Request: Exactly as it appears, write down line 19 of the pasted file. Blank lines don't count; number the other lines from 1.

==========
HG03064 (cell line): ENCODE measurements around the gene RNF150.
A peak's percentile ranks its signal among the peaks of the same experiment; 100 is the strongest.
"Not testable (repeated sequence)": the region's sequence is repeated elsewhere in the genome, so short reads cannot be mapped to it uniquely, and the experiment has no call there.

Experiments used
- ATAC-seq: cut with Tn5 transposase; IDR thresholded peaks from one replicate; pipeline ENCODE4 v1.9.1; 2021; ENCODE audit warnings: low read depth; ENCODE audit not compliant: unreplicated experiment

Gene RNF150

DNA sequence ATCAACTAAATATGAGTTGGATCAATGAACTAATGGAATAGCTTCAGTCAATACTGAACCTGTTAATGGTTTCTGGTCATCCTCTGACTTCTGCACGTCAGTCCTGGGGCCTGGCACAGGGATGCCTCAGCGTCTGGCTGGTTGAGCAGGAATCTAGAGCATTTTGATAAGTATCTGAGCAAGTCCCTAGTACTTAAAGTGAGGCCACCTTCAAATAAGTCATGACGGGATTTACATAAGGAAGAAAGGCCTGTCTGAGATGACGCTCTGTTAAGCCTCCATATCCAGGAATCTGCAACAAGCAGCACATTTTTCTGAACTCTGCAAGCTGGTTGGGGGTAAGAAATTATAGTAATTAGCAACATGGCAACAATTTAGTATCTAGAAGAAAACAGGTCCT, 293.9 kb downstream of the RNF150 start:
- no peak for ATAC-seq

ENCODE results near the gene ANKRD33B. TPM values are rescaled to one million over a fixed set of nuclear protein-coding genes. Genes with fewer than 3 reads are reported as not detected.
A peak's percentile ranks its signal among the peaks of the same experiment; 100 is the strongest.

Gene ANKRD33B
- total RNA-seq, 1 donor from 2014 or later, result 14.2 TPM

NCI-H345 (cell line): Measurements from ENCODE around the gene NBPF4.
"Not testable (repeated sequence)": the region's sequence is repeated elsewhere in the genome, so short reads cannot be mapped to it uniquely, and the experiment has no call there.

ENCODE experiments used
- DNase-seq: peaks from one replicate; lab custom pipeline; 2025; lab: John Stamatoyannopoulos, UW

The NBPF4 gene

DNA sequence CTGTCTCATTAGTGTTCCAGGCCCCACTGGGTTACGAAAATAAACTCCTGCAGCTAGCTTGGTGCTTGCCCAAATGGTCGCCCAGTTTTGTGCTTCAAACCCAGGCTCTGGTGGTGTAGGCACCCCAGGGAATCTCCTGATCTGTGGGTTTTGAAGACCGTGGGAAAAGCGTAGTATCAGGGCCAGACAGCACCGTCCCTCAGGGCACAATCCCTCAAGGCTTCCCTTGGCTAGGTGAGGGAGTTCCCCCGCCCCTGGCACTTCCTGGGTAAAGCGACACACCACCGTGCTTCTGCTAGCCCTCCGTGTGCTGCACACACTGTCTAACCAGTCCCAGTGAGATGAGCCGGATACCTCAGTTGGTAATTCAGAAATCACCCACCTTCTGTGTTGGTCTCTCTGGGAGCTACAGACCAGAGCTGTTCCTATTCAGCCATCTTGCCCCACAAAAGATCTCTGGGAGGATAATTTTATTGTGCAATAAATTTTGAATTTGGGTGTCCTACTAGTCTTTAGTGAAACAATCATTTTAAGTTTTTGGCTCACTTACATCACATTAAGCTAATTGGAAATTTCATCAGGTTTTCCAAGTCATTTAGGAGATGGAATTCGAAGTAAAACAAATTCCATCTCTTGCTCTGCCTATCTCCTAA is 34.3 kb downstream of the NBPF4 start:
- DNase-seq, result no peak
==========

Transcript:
- DNase-seq, result no peak